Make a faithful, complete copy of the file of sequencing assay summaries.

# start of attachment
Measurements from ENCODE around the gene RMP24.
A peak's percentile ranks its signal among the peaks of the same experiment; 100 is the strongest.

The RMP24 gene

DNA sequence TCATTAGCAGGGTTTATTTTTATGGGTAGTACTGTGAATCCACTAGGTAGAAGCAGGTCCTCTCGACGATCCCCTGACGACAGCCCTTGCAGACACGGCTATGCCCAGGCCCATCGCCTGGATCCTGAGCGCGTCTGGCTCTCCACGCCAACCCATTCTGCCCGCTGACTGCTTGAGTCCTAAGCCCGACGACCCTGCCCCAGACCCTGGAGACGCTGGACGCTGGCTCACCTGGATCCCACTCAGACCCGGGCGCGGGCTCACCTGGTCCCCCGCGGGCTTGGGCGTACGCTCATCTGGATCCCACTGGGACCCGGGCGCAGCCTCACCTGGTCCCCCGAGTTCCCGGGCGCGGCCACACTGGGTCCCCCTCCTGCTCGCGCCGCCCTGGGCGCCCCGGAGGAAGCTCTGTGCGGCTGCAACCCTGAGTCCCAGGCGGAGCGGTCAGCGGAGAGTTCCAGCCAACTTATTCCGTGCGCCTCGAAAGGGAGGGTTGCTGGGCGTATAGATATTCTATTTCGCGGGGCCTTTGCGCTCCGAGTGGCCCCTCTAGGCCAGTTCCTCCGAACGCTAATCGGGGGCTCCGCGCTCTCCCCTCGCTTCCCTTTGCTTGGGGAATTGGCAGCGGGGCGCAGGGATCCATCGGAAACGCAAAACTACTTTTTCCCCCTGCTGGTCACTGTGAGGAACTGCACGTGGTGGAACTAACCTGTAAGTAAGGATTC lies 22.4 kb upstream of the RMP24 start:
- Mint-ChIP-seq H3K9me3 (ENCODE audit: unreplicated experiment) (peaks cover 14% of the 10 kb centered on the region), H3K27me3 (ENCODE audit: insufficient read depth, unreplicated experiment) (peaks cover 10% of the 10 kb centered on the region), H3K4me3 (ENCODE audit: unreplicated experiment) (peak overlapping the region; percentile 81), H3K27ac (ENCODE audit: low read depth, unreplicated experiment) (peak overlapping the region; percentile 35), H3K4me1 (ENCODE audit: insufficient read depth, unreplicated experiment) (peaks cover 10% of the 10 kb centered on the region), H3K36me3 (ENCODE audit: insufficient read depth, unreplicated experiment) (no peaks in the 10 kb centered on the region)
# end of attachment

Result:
Measurements from ENCODE around the gene RMP24.
A peak's percentile ranks its signal among the peaks of the same experiment; 100 is the strongest.

The RMP24 gene

DNA sequence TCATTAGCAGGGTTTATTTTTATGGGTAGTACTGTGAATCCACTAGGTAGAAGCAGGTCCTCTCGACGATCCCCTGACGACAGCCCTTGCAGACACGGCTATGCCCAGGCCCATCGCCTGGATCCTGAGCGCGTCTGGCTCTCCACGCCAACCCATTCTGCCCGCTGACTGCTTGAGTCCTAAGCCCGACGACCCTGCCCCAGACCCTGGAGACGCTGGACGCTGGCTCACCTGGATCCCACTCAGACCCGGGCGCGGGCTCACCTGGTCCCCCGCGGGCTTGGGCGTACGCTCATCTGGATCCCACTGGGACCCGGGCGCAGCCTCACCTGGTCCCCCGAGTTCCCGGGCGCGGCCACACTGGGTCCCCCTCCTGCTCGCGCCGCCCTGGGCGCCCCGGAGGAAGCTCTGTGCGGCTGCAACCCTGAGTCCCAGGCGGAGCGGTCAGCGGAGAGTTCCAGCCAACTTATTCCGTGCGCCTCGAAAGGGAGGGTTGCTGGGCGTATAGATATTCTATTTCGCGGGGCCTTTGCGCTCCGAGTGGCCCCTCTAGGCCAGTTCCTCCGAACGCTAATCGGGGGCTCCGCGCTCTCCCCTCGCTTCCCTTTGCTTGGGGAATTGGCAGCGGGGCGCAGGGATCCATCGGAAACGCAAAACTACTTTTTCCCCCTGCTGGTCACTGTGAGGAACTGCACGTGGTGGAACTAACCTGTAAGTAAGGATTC lies 22.4 kb upstream of the RMP24 start:
- Mint-ChIP-seq H3K9me3 (ENCODE audit: unreplicated experiment) (peaks cover 14% of the 10 kb centered on the region), H3K27me3 (ENCODE audit: insufficient read depth, unreplicated experiment) (peaks cover 10% of the 10 kb centered on the region), H3K4me3 (ENCODE audit: unreplicated experiment) (peak overlapping the region; percentile 81), H3K27ac (ENCODE audit: low read depth, unreplicated experiment) (peak overlapping the region; percentile 35), H3K4me1 (ENCODE audit: insufficient read depth, unreplicated experiment) (peaks cover 10% of the 10 kb centered on the region), H3K36me3 (ENCODE audit: insufficient read depth, unreplicated experiment) (no peaks in the 10 kb centered on the region)